This study presents the application of Evolutionary Polynomial Regression (EPR) as a pattern recognition system to predicate the behavior of nonlinear and computationally complex aquifer systems subjected to seawater intrusion (SWI). The developed EPR models are integrated with a multi objective genetic algorithm to examine the efficiency of different arrangements of hydraulic barriers in controlling SWI. The objective of the optimization is to minimize the economic and environmental costs. The developed EPR model is trained and tested for different control scenarios, on sets of data including different pumping patterns as inputs and the corresponding set of numerically calculated outputs. The results are compared with those obtained by direct linking of the numerical simulation model with the optimization tool. The results of the two above-mentioned simulation-optimization (S/O) strategies are in excellent agreement. Three management scenarios are considered involving simultaneous use of abstraction and recharge to control SWI. Minimization of cost of the management process and the salinity levels in the aquifer are the two objective functions used for evaluating the efficiency of each management scenario. By considering the effects of the unsaturated zone, a subsurface pond is used to collect the water and artificially recharge the aquifer. The distinguished feature of EPR emerges in its application as the metamodel in the S/O process where it significantly reduces the overall computational complexity and time. The results also suggest that the application of other sources of water such as treated waste water (TWW) and/or storm water, coupled with continuous abstraction of brackish water and its desalination and use is the most cost effective method to control SWI. A sensitivity analysis is conducted to investigate the effects of different external sources of recharge water and different recovery ratios of desalination plant on the optimal results.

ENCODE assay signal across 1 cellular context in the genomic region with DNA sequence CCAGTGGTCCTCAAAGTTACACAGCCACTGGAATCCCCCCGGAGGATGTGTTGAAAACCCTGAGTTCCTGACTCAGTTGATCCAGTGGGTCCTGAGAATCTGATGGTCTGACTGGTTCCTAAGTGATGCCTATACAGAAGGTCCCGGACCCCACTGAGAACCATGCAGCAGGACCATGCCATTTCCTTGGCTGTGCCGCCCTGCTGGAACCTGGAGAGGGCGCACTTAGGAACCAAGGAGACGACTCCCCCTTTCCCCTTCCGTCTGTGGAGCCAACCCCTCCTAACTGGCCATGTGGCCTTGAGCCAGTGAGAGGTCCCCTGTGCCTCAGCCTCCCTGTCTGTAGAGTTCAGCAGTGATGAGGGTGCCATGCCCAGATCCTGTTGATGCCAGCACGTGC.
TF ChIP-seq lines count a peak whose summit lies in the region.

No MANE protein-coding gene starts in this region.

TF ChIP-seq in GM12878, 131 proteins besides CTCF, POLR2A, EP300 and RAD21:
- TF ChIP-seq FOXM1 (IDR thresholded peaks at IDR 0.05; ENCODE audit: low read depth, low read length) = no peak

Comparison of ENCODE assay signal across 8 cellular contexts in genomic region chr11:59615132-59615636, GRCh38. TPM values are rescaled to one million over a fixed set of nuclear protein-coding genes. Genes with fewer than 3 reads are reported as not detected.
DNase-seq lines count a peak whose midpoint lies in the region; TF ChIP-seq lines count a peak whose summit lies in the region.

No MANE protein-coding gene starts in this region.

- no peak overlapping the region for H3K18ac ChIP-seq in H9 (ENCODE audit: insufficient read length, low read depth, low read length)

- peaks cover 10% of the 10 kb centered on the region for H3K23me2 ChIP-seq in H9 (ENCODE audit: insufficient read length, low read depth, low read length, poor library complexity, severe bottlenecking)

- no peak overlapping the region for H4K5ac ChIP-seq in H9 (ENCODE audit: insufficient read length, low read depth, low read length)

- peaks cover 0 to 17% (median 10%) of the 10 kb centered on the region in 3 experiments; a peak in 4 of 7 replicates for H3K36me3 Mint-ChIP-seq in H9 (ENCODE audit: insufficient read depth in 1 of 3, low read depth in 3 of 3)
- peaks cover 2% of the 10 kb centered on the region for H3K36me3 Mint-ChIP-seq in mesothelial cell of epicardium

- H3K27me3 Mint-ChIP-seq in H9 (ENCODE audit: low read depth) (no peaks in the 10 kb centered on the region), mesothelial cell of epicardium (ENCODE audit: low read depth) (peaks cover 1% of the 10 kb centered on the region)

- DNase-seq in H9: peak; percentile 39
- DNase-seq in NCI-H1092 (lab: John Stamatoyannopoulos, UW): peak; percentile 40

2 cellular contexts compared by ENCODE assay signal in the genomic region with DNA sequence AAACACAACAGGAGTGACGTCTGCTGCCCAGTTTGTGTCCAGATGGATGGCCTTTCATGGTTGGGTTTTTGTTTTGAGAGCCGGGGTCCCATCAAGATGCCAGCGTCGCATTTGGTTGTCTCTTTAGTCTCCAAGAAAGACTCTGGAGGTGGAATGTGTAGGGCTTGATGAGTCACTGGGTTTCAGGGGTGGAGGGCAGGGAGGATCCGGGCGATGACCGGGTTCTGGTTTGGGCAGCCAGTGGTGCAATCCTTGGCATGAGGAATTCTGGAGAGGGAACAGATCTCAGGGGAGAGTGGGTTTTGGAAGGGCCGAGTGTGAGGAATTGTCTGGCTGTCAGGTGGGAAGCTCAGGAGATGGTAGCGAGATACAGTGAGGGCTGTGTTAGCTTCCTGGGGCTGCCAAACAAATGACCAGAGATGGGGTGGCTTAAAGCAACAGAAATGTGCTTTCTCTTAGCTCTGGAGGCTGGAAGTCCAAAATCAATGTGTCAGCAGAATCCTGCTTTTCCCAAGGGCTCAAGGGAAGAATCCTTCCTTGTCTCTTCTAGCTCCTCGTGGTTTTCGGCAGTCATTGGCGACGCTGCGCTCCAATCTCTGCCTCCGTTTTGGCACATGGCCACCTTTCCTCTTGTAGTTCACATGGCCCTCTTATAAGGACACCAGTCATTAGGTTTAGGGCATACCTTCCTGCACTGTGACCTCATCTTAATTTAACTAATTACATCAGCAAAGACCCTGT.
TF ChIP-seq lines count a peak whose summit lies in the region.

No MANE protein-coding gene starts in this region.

3. GPS observation of compaction or expansion of the Perth basin aquifer system

    NASA Astrophysics Data System (ADS)

    Jia, M.; English, P.; Commander, P.; Johnston, G.

    2007-12-01